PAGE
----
Close to 40,000 of the slots are
expected to be used by Soviet
Jews, which will be enough to
meet the expected flow
through the end of the fiscal
year.
On yet another front, several
senators have expressed con-
cern that the United States
has not appropriated sufficient
funds to help resettle the refu-
gees once they enter this coun-
try.
Sens. Joseph Biden (D-Del),
Tom Harkin (D-Iowa), Edward
Kennedy (D-Mass.) and Arlen
Specter (R-Pa.) have written
to President Bush urging that
new funds be made available
this fiscal year for domestic
resettlement of refugees.
An additional $22 million
needs to be approved for the
domestic costs of resettling
refugees, primarily cash and
medical assistance provided by
state governments to newly
arrived refugees, according to
Mark Talisman, Washington
representative of the Council
of Jewish Federations. About
$19 million of that amount
would go to resettling Soviet
refugees.
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A menu of special services is tailored to each resident,
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laundry service
Wheelchair service
Special day care
Beauty parlor
Podiatrist
Personal elde
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Page 8 The Jewish Floridian of Palm Beach County/Friday, June 16, 1989
Continued from Page 1
you," Mazer continued. "To
those of you who are young
enough to remember Winston
Churchill's 'V for victory, I say
we can all show that 'V'."
Women's Division President
Carol Greenbaum reported on
the Women's Division's success-
ful year as an integral part of
Federation, enumerating the
many outstanding Campaign and
community events held.
Highlights from the Women's
Division include an expanded
community-wide education pro-
gram that included a two-part
series entitled "Jewish Women:
The Challenge Of Change"; a
new look at the Outreach Coffee
which reached out to over 50
mothers of the Jewish Commun-
ity Center Pre-School and the
Jewish Community Day School; a
growing B&P Division which has
continued to develop its cam-
paign and increase membership.
"Under the dedicated leader-
ship of Sheila Engelstein, the
Women's Division soared to new
heights of success," Greenbaum
said. "As President for the last
two years, I have watched with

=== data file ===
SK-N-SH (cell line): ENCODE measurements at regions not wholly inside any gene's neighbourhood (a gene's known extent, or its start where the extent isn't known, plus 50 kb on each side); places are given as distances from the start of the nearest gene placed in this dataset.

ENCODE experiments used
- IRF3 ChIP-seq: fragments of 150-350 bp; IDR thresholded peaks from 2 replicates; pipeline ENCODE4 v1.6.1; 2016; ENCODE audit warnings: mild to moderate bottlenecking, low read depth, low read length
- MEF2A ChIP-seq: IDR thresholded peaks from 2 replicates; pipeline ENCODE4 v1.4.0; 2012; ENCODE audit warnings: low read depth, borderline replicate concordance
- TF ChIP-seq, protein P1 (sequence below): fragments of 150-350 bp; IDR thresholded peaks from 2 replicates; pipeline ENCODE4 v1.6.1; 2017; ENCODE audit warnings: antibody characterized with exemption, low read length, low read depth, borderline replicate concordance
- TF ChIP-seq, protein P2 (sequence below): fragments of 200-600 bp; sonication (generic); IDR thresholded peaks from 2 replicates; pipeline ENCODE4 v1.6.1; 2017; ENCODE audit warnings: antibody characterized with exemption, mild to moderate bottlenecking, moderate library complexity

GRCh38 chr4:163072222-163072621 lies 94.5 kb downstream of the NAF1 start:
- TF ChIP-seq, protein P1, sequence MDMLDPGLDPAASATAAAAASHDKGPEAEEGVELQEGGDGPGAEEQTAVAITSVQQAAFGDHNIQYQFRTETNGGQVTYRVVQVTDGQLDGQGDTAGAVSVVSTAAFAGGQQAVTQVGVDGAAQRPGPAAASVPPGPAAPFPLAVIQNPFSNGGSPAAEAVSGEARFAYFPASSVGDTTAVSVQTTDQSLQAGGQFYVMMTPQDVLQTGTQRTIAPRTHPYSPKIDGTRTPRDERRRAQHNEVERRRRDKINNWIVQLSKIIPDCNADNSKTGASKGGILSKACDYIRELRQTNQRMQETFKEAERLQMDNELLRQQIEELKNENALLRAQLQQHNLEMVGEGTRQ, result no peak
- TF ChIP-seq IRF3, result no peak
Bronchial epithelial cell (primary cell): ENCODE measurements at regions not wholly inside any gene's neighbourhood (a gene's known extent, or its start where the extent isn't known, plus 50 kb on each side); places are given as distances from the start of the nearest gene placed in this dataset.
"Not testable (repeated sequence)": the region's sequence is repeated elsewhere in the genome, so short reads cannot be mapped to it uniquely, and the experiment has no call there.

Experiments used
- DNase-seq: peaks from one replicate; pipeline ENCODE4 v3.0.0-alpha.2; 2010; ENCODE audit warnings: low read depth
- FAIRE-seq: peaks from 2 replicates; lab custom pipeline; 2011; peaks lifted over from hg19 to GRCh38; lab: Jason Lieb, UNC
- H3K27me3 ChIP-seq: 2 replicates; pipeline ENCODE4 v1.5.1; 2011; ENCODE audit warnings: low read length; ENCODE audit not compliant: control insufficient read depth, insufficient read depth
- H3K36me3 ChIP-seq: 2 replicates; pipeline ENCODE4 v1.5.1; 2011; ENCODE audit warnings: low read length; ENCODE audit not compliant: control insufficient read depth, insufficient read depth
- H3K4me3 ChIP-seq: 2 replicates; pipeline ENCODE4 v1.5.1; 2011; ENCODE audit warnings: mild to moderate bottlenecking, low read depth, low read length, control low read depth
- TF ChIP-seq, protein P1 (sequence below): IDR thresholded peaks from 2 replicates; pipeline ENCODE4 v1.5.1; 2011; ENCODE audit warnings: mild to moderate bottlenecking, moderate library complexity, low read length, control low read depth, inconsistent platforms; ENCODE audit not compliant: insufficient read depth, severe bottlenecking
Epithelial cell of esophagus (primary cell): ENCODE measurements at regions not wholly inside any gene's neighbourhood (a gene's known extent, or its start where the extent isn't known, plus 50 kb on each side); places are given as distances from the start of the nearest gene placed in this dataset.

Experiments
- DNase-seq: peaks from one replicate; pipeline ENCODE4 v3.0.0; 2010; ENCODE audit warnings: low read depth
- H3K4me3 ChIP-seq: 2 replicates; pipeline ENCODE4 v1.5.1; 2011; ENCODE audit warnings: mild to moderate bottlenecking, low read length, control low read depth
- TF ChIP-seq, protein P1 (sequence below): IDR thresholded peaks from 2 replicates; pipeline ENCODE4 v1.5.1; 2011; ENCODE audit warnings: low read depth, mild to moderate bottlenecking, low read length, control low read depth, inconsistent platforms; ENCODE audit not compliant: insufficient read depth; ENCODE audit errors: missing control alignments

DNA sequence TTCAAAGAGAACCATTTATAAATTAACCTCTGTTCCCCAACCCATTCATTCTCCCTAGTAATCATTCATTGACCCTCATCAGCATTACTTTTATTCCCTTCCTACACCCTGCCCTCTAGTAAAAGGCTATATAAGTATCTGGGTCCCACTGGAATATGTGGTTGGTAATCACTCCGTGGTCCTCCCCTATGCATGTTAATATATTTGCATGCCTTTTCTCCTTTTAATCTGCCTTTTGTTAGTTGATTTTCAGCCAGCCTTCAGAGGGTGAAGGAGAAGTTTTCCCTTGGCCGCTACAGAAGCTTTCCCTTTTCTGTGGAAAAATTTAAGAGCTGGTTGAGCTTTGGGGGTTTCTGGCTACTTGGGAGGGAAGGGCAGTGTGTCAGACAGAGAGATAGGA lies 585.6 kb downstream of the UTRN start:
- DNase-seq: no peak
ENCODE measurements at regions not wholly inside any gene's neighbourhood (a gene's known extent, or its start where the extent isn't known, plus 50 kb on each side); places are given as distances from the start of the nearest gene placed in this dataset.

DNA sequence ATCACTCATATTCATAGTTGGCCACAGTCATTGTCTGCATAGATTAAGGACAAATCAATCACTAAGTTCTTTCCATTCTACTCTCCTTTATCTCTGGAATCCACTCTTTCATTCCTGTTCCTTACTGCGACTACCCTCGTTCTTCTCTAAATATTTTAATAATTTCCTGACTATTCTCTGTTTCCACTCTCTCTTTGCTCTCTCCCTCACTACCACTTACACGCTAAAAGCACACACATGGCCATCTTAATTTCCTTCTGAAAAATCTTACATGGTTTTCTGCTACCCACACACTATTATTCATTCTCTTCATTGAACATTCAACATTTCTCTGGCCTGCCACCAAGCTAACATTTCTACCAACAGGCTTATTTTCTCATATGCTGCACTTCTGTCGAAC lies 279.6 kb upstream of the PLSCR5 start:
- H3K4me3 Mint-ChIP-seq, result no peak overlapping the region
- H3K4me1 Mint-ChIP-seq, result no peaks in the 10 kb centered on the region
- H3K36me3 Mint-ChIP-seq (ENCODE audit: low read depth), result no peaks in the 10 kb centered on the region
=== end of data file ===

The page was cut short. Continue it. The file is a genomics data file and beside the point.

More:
pride the growth of our Women's
Division within the Jewish Fed-
eration. Our greatest resource
has been the hundreds of volun-
teers who have given their time,
energy and commitment to the
Jewish people here in Palm
Beach County and to Jews
throughout the world."
In his remarks to the annual
meeting, Executive Director Jef-
frey Klein described this year as
the year our campaign surpassed
such communities as Atlanta,
Pittsburgh, St. Louis and Bergen
County in high achievement.
"Our annual campaign is now in
the top fifteen communities in
the United States and rising,"
Klein announced.
Klein also discussed the com-
munity campus, on which
ground will soon be broken.
"Alec has made the develop-
ment of our Community Cam-
pus a vital priority of the high-
est magnitude and we now have
a building plan which will result
in one of the most outstanding
facilities in this country."
Israel was also a highlight in
Klein's remarks, "Maintaining
our strong 'kesher' with Israel,
we need to send more people to
Israel next year as we have in the
past so that Israel's needs and
our connection to that land is
better understood by more of the
residents of our community."
On that theme, Klein presented
a special award to Sis and Milton
Gold as Co-Chairs for the Visit
Israel Now Tour that took 120
people from Palm Beach County
to Israel for 10 days. The award
read: "For awakening the spirit
Reaching For The Star;
A Year Of Expansion Foi:
of Israel for the people of Palm
Beach County..."
Installed by Rabbi Leonid Feld-
man of Temple Emanuel as offi-
cers of the Jewish Federation
were Vice Presidents Barry S.
Berg, Irving Mazer, Gilbert S.
Messing, Marvin S. Rosen and
Mortimer Weiss; Treasurer
Helen G. Hoffman; Assistant
Treasurer Mark F. Levy; Secret-
ary Barbara Gordon Green; and
Assistant Secretary Sheila
Engelstein.
Also included on the Federa-
tion's 1989-90 Executive Com-
mittee are Alec Engelstein,
Erwin H. Blonder, Myron J.
Nickman, Adele Simon and Zelda
Mason.
Newly elected members of the
Jewish Federation Board of
Directors installed were Carol
Greenbaum, Arnold L. Lampert,
Michael A. Lampert, Alan Miller,
Nelson Peltz, Barbara Sommers
and Louis I. Zuckerman.
The following board members
have been renominated for a
three year term: Robert Fitter-
man, Emanuel Goldberg, Arnold
J. Hoffman, Joel Koeppel, Dr.
Richard G. Shugarman, Morris
Zipkin.
Additional members of the
Board installed were Bennett
Berman, Harry Bilawsky, Shir-
lee Blonder, Fred G. Brenner,
Stanley G. Brenner, Nathan
Cohen, Leonard Davis, Dr. Sid-
ney Edelstein, Jacqueline Eder,
Arthur Fields, Miles Fitterman,
Mollie Fitterman, Robert Fitter-
man, Fred Gattegno, Bette Gil-
bert. Emanuel Goldberg, Nor-
man Goldblum, Albert Goldstein,
Alan Gordon, Arnold Grandberg,
Robert Green M.D., Lionel
Greenbaum, Leonard Greenberg,
Jerome Gross, Alexander
Gruber, Arnold J. Hoffman, Mar-
ilyn Katz, James Kay, Joel Koep-
pel, Barry Krischer, Angela
Lampert, Albert I. Levine, Rabbi
Joel Levine, Jeanne Levy,
Robert S. Levy, Cynnie List,
Martin List, Robert E. List, Sid-
ney Marks, Arthur Meyer, Alvin
Newman, Marva Perrin, Bernard
Plisskin, Pearl Resnick, Berenice
Rogers, Martin W. Rosen, Rabbi
Howard Shapiro, Steven Shap-
iro, Richard G. Shugarman M.D.,
Alan L. Shulman, Dr. Elizabeth
S. Shulman, Phillip Siskin, Les-
ter Sodowick, Rabbi Joseph
Speiser, Jerome H. Tishman,
Samuel Wadler, Bernard
Weiner, Eric Weiner M.D., Ber-
nard Weinstein, Rabbi Steven
Westman, Alvin Wilensky and
Morris Zipkin.